We are all constantly learning, experiencing, and growing – that’s why the theme for September is LESSONS.
This month we want to hear from you about about the things you wish you knew, and the times you made it up as you went along. About what you know now, and the unknown that you are yet to discover.
Embracing failure; making messy mistakes; stubbornly pressing on and getting there in the end.
Admitting you can’t do this alone.
We hear that life is one long lesson, so tell us what you’ve learned, Damsels.
Thanks and eternal love,
Submissions are now longer being accepted for this theme. You can read the contributions below.
Maddy Barnes reflects on a year of constant change, and lessons both taught and learned in our final Friday Poem of the theme.
Dear Damsels interviews budding potter, Kitty Stogdon, about the lessons she’s learned – in the studio, and in life.
When this writer was attacked by one of her best friends, she had to learn more than one difficult lesson.
Driving lessons and sibling bickering – the scene for another short story by Angharad Sillitoe
After attending a Collectively Unleashed event on working like the Swedish, Team DD were inspired to consider everything the world of work has taught them.
Museums and skin and unnatural preservation – the things that we take from others to learn, discussed in Lizzie’s textured poem
Molly Alessandra Cooper on unlearning all the rules we taught each other as teenagers, from what to shave (everything) to the acceptable kind of tampon to use.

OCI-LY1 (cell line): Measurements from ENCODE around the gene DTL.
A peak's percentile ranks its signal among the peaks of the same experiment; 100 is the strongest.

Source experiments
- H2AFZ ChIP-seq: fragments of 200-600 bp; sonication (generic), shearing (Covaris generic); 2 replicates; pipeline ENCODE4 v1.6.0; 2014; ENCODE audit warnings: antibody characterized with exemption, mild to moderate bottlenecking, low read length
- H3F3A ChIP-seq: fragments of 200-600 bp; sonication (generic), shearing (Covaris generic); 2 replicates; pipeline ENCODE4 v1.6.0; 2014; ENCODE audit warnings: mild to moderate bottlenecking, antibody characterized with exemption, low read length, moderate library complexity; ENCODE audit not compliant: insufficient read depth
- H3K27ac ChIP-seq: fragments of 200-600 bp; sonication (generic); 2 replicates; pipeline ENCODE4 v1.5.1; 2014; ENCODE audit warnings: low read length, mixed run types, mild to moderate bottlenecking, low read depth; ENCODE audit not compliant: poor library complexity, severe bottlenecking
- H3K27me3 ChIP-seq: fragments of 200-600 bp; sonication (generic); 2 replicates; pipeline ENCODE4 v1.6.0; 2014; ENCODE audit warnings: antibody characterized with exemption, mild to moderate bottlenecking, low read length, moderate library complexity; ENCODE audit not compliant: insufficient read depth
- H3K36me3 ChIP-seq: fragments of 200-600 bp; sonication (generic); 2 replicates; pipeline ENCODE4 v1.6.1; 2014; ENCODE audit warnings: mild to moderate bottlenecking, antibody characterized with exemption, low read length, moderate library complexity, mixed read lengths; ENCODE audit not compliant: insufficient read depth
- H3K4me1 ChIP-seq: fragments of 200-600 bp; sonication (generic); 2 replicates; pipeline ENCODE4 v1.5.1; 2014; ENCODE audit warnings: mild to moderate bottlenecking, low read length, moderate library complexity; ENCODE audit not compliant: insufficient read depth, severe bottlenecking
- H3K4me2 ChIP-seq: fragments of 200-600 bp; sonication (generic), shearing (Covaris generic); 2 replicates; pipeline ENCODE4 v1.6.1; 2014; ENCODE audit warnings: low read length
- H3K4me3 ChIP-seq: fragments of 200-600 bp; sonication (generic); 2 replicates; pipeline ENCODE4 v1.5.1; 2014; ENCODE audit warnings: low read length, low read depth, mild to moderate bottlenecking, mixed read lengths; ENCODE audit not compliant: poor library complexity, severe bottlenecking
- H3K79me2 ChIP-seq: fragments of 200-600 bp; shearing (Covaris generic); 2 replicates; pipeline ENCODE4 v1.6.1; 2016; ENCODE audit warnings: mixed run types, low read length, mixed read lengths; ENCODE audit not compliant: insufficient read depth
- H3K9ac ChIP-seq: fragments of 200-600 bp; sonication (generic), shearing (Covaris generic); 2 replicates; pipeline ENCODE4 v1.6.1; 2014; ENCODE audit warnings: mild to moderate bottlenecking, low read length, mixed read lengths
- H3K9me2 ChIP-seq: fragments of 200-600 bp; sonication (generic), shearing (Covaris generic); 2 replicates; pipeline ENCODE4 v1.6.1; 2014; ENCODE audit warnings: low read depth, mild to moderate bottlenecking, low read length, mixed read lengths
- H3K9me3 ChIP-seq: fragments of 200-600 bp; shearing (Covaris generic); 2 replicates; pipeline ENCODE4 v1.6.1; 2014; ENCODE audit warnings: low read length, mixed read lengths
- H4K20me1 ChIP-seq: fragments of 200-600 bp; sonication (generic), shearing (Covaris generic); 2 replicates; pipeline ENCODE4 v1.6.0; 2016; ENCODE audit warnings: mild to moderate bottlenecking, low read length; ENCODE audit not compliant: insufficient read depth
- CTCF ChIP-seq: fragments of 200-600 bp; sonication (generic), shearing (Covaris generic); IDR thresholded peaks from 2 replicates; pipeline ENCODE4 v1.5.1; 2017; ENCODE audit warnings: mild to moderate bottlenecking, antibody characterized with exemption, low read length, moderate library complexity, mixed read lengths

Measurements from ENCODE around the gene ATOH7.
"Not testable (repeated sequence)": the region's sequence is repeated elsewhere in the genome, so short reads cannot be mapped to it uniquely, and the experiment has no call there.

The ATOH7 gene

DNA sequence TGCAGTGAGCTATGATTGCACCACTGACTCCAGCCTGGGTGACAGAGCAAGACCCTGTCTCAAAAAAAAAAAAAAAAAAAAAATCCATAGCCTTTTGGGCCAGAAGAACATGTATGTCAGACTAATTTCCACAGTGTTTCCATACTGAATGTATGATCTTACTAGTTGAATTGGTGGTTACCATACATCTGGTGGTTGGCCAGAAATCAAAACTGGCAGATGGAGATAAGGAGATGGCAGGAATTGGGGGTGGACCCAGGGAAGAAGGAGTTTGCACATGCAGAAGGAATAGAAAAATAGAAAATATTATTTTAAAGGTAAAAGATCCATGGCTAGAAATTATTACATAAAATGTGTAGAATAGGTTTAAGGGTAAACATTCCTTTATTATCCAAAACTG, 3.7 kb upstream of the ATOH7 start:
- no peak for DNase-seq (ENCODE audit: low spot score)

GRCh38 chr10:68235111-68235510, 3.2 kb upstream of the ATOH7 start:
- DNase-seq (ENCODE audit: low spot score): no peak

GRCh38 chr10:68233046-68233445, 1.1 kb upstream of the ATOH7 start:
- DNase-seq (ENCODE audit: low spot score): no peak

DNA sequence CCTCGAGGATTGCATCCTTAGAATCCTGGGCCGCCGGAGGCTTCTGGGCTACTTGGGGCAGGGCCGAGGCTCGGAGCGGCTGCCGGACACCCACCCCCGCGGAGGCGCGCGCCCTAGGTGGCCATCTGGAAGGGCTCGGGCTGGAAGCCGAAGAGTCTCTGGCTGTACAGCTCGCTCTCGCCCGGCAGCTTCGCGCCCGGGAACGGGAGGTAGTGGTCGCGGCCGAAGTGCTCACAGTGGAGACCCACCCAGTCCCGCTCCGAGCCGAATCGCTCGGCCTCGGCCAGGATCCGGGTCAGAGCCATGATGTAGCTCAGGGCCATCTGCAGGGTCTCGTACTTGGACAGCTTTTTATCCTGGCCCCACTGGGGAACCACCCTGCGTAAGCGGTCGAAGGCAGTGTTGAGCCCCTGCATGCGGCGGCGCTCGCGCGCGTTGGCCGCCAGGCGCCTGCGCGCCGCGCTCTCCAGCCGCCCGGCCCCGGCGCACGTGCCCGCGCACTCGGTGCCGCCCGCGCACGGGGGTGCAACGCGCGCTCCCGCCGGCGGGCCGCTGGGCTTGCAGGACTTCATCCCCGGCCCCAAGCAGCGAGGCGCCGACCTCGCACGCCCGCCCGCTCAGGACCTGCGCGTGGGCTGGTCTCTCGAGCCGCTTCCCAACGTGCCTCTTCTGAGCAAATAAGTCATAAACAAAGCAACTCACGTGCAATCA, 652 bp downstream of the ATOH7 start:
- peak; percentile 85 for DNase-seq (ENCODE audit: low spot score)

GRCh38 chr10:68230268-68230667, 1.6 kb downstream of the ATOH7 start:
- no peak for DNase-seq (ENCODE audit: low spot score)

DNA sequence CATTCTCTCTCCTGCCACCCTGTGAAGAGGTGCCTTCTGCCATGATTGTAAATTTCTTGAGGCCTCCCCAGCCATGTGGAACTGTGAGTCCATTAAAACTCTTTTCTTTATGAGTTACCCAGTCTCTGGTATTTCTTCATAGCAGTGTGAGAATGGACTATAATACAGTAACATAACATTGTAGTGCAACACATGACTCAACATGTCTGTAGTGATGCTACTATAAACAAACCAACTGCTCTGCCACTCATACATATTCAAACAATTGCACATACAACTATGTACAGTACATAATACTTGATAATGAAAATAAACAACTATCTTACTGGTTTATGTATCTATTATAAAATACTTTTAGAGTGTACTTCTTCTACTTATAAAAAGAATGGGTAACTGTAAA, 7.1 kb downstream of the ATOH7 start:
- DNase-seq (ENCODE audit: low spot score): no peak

Have a chance encounter in a coffee shop in Angharad Sillitoe’s short story
Take some tips from Jenny Campbell’s poem – on letting go and moving forward.
When Bridie Wilkinson fell apart, she had to learn to ask for help. Help in the form of therapy. This essay is about that.
Submerge yourself deep in Kate Holford’s underwater poetry
Uncovering the real you, one un-learning at a time. Let Alizée Chesnoy’s short story explain
Revelations and realisations are reached in Mariam Khan’s poem.
Success had always come easy to Noreen Goraya – until it didn’t. In this personal essay she tells us how she handled failure.
On my year 10 report
she added: Anna’s sense of humour always keeps
me on my toes. We were her first UK job.
As a shout rings out across a quiet street, one girl’s summer will be brought to a sudden end in Marni Appleton’s short story.
Yen-Rong Wong kicks off LESSONS with an essay on rejecting what we’re taught and mental health